Extinction is a natural process. In geological time there have been several periods of mass extinction. One of these periods is unfolding right now but all the evidence suggests that current extinction rates are between a hundred and a thousand times greater than the background rate. To put this in to context, a quarter of all known mammalian species is at risk. The current extinction crisis is unique because it is caused by the impact of one species, humans, on all others. This acceleration of species loss, and the much more widespread reductions in the populations of many species, is not merely a tragedy in aesthetics, it is also a threat to the quality of human life, indeed to the entire human enterprise.
Biodiversity, the diversity of life, is not only fascinating and beautiful, it is the engine of all the world's natural cycles and the source of many of the resources on which humanity depends. Concern about biodiversity conservation is, therefore, not merely the preoccupation of a few enthusiastic naturalists – it is the lifeline business of everybody.
In this Very Short Introduction, David Macdonald introduces the concept of biodiversity and the basic biological processes that it involves – evolutionary, ecological, and behavioural. He considers the various threats to biodiversity, their impacts, and some of the solutions to the problems; concluding by considering the future of biodiversity conservation.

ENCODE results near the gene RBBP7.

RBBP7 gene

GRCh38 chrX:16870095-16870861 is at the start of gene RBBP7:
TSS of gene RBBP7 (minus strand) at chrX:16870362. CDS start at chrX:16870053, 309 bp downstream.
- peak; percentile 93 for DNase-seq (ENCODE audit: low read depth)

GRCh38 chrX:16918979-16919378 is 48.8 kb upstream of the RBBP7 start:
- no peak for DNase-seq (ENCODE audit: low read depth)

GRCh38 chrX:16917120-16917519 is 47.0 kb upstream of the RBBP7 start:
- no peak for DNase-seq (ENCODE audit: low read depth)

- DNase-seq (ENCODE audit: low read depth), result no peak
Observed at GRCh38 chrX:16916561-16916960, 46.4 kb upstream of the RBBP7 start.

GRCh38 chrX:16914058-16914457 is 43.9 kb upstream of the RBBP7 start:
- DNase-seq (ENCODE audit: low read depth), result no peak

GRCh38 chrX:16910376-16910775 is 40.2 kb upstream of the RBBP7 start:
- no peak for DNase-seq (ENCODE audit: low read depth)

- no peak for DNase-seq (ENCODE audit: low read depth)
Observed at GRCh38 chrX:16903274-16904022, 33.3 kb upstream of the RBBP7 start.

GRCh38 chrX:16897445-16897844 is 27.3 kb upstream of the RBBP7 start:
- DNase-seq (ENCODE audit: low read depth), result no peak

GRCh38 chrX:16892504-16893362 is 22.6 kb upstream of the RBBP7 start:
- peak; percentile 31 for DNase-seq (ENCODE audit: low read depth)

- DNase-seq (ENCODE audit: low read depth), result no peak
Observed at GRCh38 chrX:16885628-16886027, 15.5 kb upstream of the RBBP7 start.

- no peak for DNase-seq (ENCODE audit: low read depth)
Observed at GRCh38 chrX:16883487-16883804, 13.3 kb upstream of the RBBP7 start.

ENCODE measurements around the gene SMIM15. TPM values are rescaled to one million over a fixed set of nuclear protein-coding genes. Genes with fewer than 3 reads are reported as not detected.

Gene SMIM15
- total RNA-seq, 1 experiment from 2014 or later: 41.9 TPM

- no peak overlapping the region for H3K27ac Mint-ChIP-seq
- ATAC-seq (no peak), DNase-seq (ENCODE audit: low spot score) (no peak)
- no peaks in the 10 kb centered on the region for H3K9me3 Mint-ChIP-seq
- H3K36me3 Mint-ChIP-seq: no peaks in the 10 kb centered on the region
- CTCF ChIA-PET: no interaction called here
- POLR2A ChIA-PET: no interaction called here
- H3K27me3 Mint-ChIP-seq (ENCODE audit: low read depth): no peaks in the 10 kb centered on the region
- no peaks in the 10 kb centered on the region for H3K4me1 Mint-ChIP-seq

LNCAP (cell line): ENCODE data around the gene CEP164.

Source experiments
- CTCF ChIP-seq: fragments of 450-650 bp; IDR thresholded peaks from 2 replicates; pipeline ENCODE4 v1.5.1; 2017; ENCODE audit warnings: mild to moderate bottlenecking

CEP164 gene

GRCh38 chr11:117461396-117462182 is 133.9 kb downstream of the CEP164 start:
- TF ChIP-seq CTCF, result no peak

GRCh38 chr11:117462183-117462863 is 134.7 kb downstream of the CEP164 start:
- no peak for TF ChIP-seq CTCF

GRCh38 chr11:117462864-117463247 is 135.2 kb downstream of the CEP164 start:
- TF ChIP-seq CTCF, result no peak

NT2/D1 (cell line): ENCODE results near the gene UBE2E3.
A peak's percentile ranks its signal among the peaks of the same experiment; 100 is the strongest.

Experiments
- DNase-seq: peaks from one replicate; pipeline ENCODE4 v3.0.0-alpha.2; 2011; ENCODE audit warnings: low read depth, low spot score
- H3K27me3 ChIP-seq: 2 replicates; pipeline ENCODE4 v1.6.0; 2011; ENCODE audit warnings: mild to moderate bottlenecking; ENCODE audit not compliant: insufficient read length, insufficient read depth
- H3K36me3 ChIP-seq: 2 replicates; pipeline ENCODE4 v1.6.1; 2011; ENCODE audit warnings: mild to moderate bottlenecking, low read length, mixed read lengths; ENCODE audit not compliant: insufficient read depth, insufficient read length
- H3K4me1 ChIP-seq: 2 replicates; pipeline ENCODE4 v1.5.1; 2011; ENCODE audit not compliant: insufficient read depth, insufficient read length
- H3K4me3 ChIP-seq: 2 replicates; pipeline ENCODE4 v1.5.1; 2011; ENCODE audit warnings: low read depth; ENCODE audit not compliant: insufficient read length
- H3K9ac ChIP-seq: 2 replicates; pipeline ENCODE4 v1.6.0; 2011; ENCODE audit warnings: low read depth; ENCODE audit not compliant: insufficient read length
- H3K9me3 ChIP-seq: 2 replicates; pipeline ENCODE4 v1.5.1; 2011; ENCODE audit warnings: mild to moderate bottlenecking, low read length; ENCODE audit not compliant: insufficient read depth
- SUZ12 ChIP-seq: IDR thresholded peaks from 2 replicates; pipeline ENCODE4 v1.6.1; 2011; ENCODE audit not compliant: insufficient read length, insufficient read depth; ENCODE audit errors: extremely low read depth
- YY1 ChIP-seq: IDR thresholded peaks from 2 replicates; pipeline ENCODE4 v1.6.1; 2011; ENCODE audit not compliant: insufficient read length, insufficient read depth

1. What is biodiversity, and why does it matter?
2. What's the problem?
3. What is the purpose of biodiversity conservation?
4. Invasive species
5. Wildlife trade
6. Zoonotic disease
7. Human wildlife conflict and coexistence
8. Climate change
9. Who pays, and how?
10. Restoring the balance - what next?
Professor David Macdonald, Director of the Wildlife Conservation Research Unit at Oxford, is a leading figure in the field. He has served on many national and international committees. He is currently Chairman of the Darwin Advisory Committee, Chair of Natural England's Science Advisory Committee, and on the Council of the WWF UK and the Wildfowl and Wetlands Trust. He is also the Chairman-Elect of Earthwatch. Macdonald is the author of the highly successful Encyclopaedia of Mammals (1984, OUP) and has appeared in many television documentaries.